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Does Arthritis Remedy from the Grocery (Certo & Grape Juice) Create Benzene?

Q. Thank you for writing about Certo and grape juice. I was having excruciating pain in the metatarsal area of my foot, which caused me great difficulty walking.

After two weeks of using Certo and grape juice as you described, my feet are free of pain. Why isn’t this remedy better studied and more widely known?

A. So far as we know, no research has been done to determine the effectiveness of purple grape juice and Certo (plant pectin used for making jelly) for joint pain. This remedy goes back at least to the 1940s, and we have heard from many people like you who have had success with it:

“My hands used to be stiff when I’d get up in the morning so I tried the Certo and grape juice. It worked wonders. I have been using it for over a month with better results than all the pills I was taking.”

Our Guide to Alternative Treatments for Arthritis provides recipes for this and other arthritis remedies. One approach is to take a tablespoon of Certo mixed in 8 ounces of grape juice daily.

Here are some other anecdotal reports of success:

“I have had arthritis for several years but kept it under control for several years with MSM capsules. Last fall It hit hard and so I tried the gin soaked raisins and the Certo/grape juice remedies.

“The gin-soaked raisins stopped the pain in my knees and hands and the Certo/grape juice restored my flexibility. But, I didn’t really like drinking the grape juice every day. So, I started putting 1/2 tbl. Certo in my breakfast fruit smoothie. It works just fine.

“My smoothie has small amounts of non fat milk, orange juice, cranberry or tart cherry juice, frozen blueberries, frozen strawberries and 1/2 banana. To this I add a small amount of honey to sweeten and the Certo. I also add ground Chia seeds and hemp seeds, a bit of Ceylon cinnamon and cocoa powder (no alkaloids) and a vitamin supplement powder.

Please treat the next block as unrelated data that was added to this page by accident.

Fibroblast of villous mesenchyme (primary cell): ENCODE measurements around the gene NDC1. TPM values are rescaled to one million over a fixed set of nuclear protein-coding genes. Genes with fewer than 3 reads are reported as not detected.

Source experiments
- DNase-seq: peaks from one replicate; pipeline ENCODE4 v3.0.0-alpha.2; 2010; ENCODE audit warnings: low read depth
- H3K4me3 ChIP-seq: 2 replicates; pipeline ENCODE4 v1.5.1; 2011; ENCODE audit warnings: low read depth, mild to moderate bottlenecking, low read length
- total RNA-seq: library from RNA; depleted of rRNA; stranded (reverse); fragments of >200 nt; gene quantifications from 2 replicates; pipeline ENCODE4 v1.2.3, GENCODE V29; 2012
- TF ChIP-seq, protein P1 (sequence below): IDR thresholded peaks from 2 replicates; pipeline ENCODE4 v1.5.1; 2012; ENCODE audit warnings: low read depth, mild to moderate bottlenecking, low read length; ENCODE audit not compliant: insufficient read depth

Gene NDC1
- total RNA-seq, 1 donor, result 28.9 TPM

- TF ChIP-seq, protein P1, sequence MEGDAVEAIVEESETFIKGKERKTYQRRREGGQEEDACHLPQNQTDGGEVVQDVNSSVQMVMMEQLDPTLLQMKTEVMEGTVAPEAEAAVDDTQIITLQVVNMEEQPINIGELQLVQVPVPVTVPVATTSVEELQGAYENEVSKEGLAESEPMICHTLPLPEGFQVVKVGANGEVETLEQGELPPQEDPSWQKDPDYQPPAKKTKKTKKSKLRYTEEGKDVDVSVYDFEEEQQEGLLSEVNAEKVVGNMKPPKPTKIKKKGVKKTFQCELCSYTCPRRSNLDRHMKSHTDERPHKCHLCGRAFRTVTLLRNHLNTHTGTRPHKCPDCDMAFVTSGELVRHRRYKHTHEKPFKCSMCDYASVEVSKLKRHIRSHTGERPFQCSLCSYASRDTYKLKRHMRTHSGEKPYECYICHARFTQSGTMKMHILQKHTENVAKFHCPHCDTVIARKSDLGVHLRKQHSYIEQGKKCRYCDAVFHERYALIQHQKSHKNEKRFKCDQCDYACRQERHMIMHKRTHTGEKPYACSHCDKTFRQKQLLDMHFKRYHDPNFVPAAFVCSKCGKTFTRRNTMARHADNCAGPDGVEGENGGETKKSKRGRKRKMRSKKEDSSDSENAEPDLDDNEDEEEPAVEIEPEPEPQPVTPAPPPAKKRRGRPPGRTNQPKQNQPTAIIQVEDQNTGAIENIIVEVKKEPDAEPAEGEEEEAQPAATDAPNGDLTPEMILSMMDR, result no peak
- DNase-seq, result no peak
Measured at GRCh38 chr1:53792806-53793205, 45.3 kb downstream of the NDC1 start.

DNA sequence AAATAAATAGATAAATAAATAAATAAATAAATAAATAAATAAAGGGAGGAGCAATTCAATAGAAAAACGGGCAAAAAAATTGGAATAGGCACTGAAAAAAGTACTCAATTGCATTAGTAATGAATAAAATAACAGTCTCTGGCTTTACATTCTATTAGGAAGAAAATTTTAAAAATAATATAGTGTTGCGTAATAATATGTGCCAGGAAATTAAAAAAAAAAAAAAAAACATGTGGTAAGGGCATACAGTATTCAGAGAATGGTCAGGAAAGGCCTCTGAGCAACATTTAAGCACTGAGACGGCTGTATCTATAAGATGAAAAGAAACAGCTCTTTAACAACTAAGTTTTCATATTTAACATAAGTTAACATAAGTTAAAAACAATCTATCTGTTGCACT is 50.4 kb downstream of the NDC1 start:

“I don’t know if the Certo works with the fruit or if it would work with anything. But for me this does just fine.” SJL

“I have enjoyed reading your column for some time and find that I now have a question of my own.  I have arthritis in my hands, knees and feet.  I was very interested in trying the grape juice and Certo remedy as many people have reported good results with it.  However, being the cautious person that I am, I wanted to do a little bit of research online before I started taking it.

“I found some information that concerned me.  On several websites it was mentioned that Certo contains sodium benzoate, which is used as a preservative.  I see that it is listed as an ingredient in the Certo that I purchased.  It was stated that sodium benzoate reacts with citric acid to form benzene, a substance that is correlated with cancer.  It was suggested to consider this risk before using this remedy.  Now I am hesitant to try it.  Do you know if there is any validity to this information?  I would be very interested in your opinion.  Thanks!” M.D.

Sodium benzoate is a preservative found in a great many foods and beverages. You will find it in salad dressings, soft drinks, juices, jams and jellies. When there is vitamin C in the food or beverage, it can combine with sodium benzoate to form benzene.The questions is, are the levels high enough to pose a risk?

When the FDA tested a variety of drinks for benzene, it found that levels were considerably below those considered hazardous. Although vitamin C (ascorbic acid) is thought to pose the biggest problem with sodium benzoate, there have been concerns raised about citric acid as well. At the moment, that seems to be less problematic.

We suspect that if you make up a batch fresh each time, which is to say if you put a little pectin in with a glass of grape juice and drink it immediately, that the benzene risk is minimal to nonexistent. Making up a large batch and letting it sit for days or weeks might pose a problem.

If you want to avoid sodium benzoate altogether, it is possible to get powdered pectin. Readers tell us that Pomona’s Universal Pectin, made from citrus fruit peel, contains no sugar, preservatives or additives.

Should you wish to avoid the grape juice & pectin remedy entirely and try some of our other suggestions for easing arthritis pain, you may find our book, The People’s Pharmacy Quick and Handy Home Remedies of great value. It has lots of other options from gin-soaked raisins to turmeric and cherry juice. Here is a link that can help you find a safe approach to easing pain and inflammation.

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About the Author
Joe Graedon is a pharmacologist who has dedicated his career to making drug information understandable to consumers. His best-selling book, The People’s Pharmacy, was published in 1976 and led to a syndicated newspaper column, syndicated public radio show and web site. In 2006, Long Island University awarded him an honorary doctorate as “one of the country's leading drug experts for the consumer.”.
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